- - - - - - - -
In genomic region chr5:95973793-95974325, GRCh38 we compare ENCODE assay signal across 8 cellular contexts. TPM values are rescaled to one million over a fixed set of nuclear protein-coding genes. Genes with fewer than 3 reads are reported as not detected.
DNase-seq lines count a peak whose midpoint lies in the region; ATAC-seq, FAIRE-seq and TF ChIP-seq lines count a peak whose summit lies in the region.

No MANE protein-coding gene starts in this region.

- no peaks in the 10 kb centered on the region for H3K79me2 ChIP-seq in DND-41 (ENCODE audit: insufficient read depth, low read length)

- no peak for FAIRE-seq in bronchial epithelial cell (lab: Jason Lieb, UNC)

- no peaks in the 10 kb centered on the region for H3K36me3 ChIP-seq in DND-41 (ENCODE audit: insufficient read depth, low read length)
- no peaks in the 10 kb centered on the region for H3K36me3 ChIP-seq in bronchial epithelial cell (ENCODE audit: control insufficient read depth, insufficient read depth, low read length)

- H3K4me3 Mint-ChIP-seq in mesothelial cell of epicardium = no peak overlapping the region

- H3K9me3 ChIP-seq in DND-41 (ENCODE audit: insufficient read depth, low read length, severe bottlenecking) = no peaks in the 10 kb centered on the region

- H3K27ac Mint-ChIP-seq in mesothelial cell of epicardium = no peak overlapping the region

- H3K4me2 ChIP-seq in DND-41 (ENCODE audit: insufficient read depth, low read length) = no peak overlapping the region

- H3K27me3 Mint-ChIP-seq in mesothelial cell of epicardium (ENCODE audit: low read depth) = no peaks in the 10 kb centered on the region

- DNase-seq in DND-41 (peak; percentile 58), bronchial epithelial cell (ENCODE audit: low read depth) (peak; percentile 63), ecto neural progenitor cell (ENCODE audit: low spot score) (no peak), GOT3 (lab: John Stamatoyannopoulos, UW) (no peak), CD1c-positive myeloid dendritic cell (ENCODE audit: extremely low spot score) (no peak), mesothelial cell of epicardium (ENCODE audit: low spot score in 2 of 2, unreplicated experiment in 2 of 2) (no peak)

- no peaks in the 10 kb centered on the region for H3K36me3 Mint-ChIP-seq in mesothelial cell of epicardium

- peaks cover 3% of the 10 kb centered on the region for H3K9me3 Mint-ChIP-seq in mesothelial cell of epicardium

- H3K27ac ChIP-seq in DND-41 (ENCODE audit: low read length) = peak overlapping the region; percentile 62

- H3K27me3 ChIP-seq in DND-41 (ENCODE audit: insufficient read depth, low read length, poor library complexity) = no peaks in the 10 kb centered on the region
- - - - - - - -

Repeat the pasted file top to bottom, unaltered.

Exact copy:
In genomic region chr5:95973793-95974325, GRCh38 we compare ENCODE assay signal across 8 cellular contexts. TPM values are rescaled to one million over a fixed set of nuclear protein-coding genes. Genes with fewer than 3 reads are reported as not detected.
DNase-seq lines count a peak whose midpoint lies in the region; ATAC-seq, FAIRE-seq and TF ChIP-seq lines count a peak whose summit lies in the region.

No MANE protein-coding gene starts in this region.

- no peaks in the 10 kb centered on the region for H3K79me2 ChIP-seq in DND-41 (ENCODE audit: insufficient read depth, low read length)

- no peak for FAIRE-seq in bronchial epithelial cell (lab: Jason Lieb, UNC)

- no peaks in the 10 kb centered on the region for H3K36me3 ChIP-seq in DND-41 (ENCODE audit: insufficient read depth, low read length)
- no peaks in the 10 kb centered on the region for H3K36me3 ChIP-seq in bronchial epithelial cell (ENCODE audit: control insufficient read depth, insufficient read depth, low read length)

- H3K4me3 Mint-ChIP-seq in mesothelial cell of epicardium = no peak overlapping the region

- H3K9me3 ChIP-seq in DND-41 (ENCODE audit: insufficient read depth, low read length, severe bottlenecking) = no peaks in the 10 kb centered on the region

- H3K27ac Mint-ChIP-seq in mesothelial cell of epicardium = no peak overlapping the region

- H3K4me2 ChIP-seq in DND-41 (ENCODE audit: insufficient read depth, low read length) = no peak overlapping the region

- H3K27me3 Mint-ChIP-seq in mesothelial cell of epicardium (ENCODE audit: low read depth) = no peaks in the 10 kb centered on the region

- DNase-seq in DND-41 (peak; percentile 58), bronchial epithelial cell (ENCODE audit: low read depth) (peak; percentile 63), ecto neural progenitor cell (ENCODE audit: low spot score) (no peak), GOT3 (lab: John Stamatoyannopoulos, UW) (no peak), CD1c-positive myeloid dendritic cell (ENCODE audit: extremely low spot score) (no peak), mesothelial cell of epicardium (ENCODE audit: low spot score in 2 of 2, unreplicated experiment in 2 of 2) (no peak)

- no peaks in the 10 kb centered on the region for H3K36me3 Mint-ChIP-seq in mesothelial cell of epicardium

- peaks cover 3% of the 10 kb centered on the region for H3K9me3 Mint-ChIP-seq in mesothelial cell of epicardium

- H3K27ac ChIP-seq in DND-41 (ENCODE audit: low read length) = peak overlapping the region; percentile 62

- H3K27me3 ChIP-seq in DND-41 (ENCODE audit: insufficient read depth, low read length, poor library complexity) = no peaks in the 10 kb centered on the region